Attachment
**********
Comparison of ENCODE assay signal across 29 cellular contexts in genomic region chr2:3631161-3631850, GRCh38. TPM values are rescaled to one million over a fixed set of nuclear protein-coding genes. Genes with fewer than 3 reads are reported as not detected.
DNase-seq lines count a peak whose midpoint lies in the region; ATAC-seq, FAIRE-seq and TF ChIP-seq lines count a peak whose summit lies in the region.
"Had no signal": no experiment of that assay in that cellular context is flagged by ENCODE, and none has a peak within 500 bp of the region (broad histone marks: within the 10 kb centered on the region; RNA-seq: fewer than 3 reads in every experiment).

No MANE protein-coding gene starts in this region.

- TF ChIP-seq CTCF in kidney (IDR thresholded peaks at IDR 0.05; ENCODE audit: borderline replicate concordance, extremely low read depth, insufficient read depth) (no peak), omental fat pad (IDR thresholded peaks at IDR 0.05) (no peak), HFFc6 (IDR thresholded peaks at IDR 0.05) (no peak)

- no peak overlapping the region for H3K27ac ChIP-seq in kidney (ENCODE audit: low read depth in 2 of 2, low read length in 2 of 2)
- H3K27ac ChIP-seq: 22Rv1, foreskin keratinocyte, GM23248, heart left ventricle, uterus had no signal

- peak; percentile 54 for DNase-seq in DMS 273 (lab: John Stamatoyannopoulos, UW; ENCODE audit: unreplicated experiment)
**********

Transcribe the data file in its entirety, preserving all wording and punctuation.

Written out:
Comparison of ENCODE assay signal across 29 cellular contexts in genomic region chr2:3631161-3631850, GRCh38. TPM values are rescaled to one million over a fixed set of nuclear protein-coding genes. Genes with fewer than 3 reads are reported as not detected.
DNase-seq lines count a peak whose midpoint lies in the region; ATAC-seq, FAIRE-seq and TF ChIP-seq lines count a peak whose summit lies in the region.
"Had no signal": no experiment of that assay in that cellular context is flagged by ENCODE, and none has a peak within 500 bp of the region (broad histone marks: within the 10 kb centered on the region; RNA-seq: fewer than 3 reads in every experiment).

No MANE protein-coding gene starts in this region.

- TF ChIP-seq CTCF in kidney (IDR thresholded peaks at IDR 0.05; ENCODE audit: borderline replicate concordance, extremely low read depth, insufficient read depth) (no peak), omental fat pad (IDR thresholded peaks at IDR 0.05) (no peak), HFFc6 (IDR thresholded peaks at IDR 0.05) (no peak)

- no peak overlapping the region for H3K27ac ChIP-seq in kidney (ENCODE audit: low read depth in 2 of 2, low read length in 2 of 2)
- H3K27ac ChIP-seq: 22Rv1, foreskin keratinocyte, GM23248, heart left ventricle, uterus had no signal

- peak; percentile 54 for DNase-seq in DMS 273 (lab: John Stamatoyannopoulos, UW; ENCODE audit: unreplicated experiment)